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Angelina Jolie visits the White House to denounce sexist violence | Featured | America Edition




American actress Angelina Jolie visited the White House on Wednesday to ask for the approval of several reforms aimed at combating sexist violence in the United States.

A day after holding meetings in the US Congress, Jolie arrived at the White House to meet with some officials of the Government of President Joe Biden and took the opportunity to visit the press room and make brief statements to journalists.

“What is happening is a health crisis,” said the Hollywood star, who serves as a special envoy for UNHCR, the UN Refugee Agency, and has led various campaigns against the use of sexual violence as a weapon of violence. war.

Jolie stressed the need to “invest” more efforts in education and prevention, to foster the development of “healthy families” and to tackle violence against women and children.

The actress was scheduled to meet this Wednesday with senior White House officials, representatives of the Justice Department and Republican Senator Joni Ernst to, among other things, promote the re-entry of a law against sexist violence.

That legislation, known in English by its acronym, VAWA, began to be implemented in 1994 and every so often the US Congress endorsed it again, in addition to expanding protections for certain groups, such as same-sex couples or some immigrants. undocumented.

However, in April 2019, under the Administration of Republican Donald Trump (2017-2021), the rule ceased to be in effect because conservatives refused to include protections for transgender people and did not want to support a provision that prohibited acquiring firearms. fire those convicted of a crime of gender violence.




In March of this year, the Democratic majority of the House of Representatives voted in favor of the entry into force of the law, but the matter has been stalled in the Senate due to the blockade of the Republicans.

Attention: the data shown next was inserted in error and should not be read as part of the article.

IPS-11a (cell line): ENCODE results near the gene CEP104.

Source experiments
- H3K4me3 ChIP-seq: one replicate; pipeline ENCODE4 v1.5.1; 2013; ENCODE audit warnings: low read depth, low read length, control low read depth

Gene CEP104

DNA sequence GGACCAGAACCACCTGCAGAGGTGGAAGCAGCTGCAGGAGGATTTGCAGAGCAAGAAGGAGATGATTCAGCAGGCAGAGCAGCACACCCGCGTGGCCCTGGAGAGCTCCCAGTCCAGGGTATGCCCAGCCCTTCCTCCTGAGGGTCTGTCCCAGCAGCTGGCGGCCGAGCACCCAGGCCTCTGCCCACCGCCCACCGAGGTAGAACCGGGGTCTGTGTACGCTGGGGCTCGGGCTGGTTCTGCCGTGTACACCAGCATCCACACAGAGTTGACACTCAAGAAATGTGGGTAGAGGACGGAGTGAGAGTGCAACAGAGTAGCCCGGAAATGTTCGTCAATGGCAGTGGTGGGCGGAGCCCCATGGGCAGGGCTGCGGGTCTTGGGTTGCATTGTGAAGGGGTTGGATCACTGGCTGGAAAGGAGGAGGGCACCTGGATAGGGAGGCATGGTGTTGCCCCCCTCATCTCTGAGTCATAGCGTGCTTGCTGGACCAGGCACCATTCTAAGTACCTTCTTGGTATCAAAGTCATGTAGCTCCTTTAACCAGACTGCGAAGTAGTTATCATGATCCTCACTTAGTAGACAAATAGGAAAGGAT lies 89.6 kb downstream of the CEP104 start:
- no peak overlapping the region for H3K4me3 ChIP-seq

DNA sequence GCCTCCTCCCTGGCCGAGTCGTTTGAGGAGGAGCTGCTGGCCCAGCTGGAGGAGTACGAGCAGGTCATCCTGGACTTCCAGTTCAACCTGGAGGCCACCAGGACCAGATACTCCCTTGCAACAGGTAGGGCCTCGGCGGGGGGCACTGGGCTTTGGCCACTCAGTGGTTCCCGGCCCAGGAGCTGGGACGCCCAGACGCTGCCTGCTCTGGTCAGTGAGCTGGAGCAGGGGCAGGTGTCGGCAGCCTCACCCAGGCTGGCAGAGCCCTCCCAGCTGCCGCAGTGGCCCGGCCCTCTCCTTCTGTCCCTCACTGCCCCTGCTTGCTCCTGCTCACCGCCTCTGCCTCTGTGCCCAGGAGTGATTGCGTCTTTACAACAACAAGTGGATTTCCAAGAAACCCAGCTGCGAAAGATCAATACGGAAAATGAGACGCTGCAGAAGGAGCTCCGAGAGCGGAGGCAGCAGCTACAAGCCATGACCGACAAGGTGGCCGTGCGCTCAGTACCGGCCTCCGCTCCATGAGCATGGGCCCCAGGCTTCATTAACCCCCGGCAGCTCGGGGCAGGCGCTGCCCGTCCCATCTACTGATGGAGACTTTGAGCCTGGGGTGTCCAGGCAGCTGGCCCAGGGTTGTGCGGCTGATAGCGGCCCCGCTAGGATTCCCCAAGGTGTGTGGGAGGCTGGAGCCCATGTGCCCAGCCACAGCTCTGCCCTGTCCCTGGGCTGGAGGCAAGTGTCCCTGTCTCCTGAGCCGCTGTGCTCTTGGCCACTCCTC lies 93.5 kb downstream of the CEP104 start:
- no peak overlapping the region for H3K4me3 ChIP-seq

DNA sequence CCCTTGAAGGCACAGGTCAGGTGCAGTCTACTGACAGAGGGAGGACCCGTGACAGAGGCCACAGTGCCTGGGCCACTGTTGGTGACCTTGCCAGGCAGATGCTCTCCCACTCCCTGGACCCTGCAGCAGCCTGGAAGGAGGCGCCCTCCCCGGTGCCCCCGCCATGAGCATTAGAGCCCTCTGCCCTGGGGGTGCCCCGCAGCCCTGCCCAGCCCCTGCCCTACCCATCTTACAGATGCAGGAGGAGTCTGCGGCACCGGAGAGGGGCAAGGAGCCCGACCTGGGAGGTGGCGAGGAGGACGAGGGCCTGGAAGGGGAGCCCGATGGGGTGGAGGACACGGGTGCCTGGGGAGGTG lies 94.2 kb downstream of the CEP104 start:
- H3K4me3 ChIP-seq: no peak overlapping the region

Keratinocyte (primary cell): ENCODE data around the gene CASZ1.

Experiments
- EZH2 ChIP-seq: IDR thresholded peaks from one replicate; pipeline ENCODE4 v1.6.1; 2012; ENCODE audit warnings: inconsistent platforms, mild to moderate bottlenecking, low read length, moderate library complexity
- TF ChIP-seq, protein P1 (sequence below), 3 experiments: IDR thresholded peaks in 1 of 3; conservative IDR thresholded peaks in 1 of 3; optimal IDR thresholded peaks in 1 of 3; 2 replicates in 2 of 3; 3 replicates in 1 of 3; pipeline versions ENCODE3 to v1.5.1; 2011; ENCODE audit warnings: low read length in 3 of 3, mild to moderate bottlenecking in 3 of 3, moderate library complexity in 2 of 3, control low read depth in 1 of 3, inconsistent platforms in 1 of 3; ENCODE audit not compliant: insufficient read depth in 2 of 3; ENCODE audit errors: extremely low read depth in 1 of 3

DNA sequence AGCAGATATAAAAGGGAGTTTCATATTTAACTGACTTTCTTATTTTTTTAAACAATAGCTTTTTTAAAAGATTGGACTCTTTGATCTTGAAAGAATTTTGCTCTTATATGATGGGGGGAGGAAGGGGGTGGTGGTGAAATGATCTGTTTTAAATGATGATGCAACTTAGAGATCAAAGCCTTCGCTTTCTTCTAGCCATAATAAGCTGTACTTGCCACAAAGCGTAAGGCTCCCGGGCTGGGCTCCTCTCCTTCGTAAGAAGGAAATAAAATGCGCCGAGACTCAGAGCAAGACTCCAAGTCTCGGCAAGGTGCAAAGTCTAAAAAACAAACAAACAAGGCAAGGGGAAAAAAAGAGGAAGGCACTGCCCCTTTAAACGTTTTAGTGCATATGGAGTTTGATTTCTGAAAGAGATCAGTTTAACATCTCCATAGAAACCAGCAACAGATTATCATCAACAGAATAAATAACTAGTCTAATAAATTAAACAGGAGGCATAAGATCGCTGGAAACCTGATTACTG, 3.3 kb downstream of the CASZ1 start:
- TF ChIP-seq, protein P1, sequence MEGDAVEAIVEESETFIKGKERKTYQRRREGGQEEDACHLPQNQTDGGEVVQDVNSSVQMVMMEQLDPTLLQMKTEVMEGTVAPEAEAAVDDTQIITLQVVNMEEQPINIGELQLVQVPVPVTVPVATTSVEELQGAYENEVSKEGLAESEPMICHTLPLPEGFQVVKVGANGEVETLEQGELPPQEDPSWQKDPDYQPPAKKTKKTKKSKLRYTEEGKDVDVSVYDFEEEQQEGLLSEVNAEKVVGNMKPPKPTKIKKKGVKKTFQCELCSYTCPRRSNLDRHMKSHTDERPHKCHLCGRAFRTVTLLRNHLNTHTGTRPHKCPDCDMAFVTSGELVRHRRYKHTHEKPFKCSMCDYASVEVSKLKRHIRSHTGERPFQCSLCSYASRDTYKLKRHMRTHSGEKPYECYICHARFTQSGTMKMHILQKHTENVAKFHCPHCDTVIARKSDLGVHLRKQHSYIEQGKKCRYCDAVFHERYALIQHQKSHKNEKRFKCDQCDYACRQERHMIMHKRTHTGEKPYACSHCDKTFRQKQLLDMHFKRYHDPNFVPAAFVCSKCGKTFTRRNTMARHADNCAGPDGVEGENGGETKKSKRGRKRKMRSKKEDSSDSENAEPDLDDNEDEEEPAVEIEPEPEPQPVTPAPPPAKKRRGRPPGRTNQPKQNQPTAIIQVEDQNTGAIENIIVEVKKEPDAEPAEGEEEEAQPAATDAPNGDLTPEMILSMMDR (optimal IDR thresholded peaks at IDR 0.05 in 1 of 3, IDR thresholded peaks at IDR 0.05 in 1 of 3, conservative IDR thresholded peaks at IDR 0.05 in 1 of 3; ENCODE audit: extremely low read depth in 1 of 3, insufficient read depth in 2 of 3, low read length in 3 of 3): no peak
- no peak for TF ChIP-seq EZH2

In addition to promoting this issue, Jolie had planned to request this Wednesday that “reforms in the FBI” be promoted, that “judicial training” on sexist violence be expanded and that work be done for greater “equality in access to health” in the victims of that scourge, explained a spokesperson for the actress.

Specifically, the actress claims a collection and “unbiased analysis of forensic evidence” in cases of sexist or vicarious violence, the spokesperson added.

White House spokeswoman Jen Psaki said in a tweet that she had met with “the tireless and committed” Jolie and that she had spoken with her about the need to pass the aforementioned law and to “continue fighting for women, children and families around the world. “

In her remarks to reporters, Jolie said she was “encouraged” by the meetings she held on Tuesday with various senators, including Democratic leader Chuck Schumer, about the possibility of a new law being passed.

In addition to affecting a third of American women at some point in their lives, gender-based violence in the United States has a nefarious ally in firearms: an average of 53 women die each month shot to death by their partner, according to with the gun control organization Everytown.

However, official data on sexist violence in the United States is scarce and is often reported as “domestic” abuse, something that hides the fact that 4 out of 5 victims are women.




HELEN HERNANDEZ
Helen Hernandez is our best writer. Helen writes about social news and celebrity gossip. She loves watching movies since childhood. Email: Helen@oicanadian.com Phone : +1 281-333-2229

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